Background: The aim of this work was to determine indirect reference intervals from patients’ results obtained during routine laboratory work. This could be an accurate alternative to the laborious and expensive job of producing reference intervals for populations according to international recommendations.
Methods: All the results for thyrotropin (TSH), total and free thyroxine, and triiodothyronine (T4, fT4, T3, and fT3) stored in our laboratory information system between 2008 and 2011 were included in this study. We used logarithmic transformation of the raw data to exclude outliers. After visual observation of the data distribution, we estimated non-parametric reference intervals. A standard normal deviation test was performed to test the significance of differences between subgroups.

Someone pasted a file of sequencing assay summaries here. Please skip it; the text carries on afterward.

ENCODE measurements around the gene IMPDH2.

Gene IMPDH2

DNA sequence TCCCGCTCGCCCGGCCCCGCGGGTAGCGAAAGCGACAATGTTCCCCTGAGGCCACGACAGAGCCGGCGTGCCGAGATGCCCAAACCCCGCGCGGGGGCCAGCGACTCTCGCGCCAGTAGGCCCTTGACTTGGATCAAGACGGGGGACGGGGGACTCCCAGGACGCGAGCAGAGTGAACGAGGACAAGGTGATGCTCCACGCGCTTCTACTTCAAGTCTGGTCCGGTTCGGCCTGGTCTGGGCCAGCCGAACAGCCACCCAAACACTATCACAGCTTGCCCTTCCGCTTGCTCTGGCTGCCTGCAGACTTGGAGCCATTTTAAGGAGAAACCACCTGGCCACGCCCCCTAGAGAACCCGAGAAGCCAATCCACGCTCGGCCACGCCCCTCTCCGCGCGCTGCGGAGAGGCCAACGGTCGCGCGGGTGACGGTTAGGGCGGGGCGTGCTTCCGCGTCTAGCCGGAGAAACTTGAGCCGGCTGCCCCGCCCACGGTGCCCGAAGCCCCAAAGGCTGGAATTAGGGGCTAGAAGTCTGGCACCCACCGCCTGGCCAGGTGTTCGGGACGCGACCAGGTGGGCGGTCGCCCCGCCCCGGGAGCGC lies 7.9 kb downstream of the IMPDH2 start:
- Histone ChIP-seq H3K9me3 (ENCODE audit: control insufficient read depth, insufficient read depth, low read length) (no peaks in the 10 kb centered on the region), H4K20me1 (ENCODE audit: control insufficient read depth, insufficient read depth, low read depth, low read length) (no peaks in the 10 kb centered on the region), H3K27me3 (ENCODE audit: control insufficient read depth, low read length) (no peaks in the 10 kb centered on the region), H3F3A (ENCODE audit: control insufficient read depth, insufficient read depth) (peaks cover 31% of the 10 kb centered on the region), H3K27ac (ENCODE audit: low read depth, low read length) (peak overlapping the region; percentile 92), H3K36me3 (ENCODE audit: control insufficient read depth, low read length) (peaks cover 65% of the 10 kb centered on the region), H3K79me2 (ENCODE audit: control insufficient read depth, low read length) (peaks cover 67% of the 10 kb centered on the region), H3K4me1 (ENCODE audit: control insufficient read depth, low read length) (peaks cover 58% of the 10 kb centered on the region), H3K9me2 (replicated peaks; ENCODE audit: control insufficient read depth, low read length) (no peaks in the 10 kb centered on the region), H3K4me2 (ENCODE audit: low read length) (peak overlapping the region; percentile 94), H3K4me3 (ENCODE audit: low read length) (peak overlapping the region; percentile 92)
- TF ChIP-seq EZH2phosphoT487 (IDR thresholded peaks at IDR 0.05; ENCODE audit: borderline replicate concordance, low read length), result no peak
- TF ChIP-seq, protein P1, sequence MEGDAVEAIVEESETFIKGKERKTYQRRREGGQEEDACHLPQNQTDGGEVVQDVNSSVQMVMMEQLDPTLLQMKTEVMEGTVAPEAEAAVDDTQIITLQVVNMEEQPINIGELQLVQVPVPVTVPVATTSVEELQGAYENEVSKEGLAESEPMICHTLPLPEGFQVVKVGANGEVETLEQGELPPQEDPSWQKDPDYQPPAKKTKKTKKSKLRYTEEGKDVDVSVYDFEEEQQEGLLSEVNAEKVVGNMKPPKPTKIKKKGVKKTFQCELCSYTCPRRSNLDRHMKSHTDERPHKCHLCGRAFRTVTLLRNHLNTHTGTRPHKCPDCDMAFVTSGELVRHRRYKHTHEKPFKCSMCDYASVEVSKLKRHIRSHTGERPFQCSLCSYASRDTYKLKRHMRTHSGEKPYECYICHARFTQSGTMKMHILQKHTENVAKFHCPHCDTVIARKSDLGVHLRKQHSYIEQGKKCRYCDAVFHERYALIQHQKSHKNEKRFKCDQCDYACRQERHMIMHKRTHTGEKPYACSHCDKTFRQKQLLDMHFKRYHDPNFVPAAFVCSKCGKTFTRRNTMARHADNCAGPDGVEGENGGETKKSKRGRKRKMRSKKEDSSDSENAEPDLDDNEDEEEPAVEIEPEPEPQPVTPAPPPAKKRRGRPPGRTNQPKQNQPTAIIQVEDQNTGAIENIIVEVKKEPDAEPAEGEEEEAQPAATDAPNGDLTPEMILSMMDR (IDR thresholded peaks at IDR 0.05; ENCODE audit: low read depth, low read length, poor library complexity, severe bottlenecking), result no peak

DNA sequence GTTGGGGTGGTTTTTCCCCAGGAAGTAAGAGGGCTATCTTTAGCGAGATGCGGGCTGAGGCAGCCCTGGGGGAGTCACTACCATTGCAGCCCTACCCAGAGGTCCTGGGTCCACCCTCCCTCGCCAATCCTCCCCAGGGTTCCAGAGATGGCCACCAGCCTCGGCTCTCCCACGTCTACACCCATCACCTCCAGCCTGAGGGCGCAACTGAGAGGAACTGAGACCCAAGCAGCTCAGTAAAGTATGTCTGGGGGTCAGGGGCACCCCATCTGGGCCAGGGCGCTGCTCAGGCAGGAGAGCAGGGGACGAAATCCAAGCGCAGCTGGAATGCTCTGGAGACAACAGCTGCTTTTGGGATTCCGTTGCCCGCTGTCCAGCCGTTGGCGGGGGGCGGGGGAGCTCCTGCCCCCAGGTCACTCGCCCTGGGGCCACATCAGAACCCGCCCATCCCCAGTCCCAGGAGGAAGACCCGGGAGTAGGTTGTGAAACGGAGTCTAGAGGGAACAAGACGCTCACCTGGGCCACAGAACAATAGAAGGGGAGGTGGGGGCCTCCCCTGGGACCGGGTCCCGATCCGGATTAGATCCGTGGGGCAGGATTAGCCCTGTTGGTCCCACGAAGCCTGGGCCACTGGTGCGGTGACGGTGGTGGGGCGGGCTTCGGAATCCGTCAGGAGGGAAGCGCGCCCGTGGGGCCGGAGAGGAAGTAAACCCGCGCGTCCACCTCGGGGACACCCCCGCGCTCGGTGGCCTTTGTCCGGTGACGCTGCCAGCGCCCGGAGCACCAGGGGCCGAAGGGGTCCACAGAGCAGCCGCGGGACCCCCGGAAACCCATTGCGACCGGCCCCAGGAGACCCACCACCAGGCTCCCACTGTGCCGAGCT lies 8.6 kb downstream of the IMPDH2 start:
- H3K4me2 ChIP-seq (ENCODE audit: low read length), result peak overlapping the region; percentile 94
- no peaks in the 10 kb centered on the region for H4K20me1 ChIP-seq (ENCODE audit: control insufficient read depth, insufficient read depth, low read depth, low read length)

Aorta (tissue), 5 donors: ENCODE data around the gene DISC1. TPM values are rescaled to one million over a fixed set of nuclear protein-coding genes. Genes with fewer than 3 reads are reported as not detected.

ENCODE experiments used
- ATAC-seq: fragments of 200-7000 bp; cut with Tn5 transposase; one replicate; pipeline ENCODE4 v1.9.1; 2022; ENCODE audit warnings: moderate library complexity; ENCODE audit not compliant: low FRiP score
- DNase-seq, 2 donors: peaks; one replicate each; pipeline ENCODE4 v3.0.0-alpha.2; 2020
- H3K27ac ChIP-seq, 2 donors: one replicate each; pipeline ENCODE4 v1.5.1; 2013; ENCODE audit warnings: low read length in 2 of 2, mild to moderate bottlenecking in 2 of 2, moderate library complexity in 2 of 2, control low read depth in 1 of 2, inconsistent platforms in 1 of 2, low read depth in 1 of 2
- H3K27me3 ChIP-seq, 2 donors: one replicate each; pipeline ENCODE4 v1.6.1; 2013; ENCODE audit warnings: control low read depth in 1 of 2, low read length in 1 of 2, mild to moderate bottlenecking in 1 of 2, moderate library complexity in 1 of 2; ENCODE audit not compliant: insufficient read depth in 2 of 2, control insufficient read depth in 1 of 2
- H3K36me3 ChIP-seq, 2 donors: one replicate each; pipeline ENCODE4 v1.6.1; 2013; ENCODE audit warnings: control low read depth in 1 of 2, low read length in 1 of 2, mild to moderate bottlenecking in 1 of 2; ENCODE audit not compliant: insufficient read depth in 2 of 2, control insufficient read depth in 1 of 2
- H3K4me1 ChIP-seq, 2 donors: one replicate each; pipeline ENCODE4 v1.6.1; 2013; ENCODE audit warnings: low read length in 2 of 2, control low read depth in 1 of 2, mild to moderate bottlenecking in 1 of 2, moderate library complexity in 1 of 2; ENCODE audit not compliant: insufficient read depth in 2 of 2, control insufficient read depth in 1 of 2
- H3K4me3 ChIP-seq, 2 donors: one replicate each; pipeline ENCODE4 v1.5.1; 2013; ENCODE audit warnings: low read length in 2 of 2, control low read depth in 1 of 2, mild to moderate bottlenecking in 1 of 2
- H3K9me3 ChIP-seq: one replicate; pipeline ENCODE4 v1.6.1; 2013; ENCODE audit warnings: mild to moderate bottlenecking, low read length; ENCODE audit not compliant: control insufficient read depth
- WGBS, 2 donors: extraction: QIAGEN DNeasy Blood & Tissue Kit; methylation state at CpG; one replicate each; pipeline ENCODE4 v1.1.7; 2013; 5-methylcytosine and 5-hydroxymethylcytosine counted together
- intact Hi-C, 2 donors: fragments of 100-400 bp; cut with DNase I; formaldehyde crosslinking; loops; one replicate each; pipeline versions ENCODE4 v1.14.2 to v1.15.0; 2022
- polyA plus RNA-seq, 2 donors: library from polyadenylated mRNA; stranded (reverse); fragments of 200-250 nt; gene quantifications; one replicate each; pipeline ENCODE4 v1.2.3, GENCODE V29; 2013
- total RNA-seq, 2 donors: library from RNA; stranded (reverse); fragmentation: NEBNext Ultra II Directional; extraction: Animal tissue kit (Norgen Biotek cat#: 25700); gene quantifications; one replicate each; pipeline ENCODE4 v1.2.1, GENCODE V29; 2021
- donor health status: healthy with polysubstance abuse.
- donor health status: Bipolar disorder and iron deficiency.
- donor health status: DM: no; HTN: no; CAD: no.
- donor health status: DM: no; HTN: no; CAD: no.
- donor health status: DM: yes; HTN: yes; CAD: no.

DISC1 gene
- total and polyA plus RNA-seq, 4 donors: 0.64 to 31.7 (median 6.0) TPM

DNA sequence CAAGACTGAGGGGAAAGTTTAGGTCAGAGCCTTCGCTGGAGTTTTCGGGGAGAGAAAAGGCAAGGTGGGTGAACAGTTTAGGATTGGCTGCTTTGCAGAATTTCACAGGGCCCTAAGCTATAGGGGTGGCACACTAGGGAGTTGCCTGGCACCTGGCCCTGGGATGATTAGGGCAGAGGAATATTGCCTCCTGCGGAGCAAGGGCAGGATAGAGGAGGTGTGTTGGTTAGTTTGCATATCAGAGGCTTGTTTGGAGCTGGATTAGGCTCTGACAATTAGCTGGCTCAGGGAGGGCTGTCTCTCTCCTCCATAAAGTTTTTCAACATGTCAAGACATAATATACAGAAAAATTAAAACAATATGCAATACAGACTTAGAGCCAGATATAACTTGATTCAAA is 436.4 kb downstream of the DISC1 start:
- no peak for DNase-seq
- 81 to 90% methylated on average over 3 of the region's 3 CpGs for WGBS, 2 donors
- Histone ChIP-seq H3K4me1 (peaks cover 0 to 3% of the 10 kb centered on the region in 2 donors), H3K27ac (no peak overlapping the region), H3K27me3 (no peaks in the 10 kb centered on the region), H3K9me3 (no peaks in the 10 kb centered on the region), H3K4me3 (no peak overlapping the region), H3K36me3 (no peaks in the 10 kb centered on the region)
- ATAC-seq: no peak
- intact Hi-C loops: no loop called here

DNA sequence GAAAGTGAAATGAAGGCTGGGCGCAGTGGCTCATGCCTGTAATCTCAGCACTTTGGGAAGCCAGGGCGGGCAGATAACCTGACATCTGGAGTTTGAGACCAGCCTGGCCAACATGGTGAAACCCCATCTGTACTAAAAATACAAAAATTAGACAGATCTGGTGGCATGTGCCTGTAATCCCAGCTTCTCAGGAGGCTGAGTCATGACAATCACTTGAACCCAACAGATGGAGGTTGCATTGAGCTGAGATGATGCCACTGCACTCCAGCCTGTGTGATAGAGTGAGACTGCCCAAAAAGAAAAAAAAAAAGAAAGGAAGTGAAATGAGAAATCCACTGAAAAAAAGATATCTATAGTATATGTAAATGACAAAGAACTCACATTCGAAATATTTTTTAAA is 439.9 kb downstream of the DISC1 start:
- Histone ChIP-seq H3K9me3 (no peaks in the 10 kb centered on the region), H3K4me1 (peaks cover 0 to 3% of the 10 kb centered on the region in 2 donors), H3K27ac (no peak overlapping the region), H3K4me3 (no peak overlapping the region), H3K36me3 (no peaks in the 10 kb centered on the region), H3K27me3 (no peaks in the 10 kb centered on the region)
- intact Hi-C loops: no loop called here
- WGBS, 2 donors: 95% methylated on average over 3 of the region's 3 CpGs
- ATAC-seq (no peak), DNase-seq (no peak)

Results: There was no significant difference in the serum levels of the analyzed thyroid parameters, so we calculated combined reference values. However, we found a significant difference in TSH values between ambulatory and hospitalized patients, but only in 2011. Indirect reference values for TSH, T4, fT4, T3 and fT3 were 0.42 - 3.67 mIU/L, 66.0 - 136.10 nmol/L, 10.20 - 18.40 pmol/L, 1.10 - 2.39 nmol/L, and 3.17 - 5.59 pmol/L, respectively.
Conclusions: The indirect determination of laboratory-specific reference intervals using patients’ laboratory data is a relatively easy and inexpensive method. Also, indirect reference limits will be more precise and true if skewness and kurtosis of the distribution are not too large.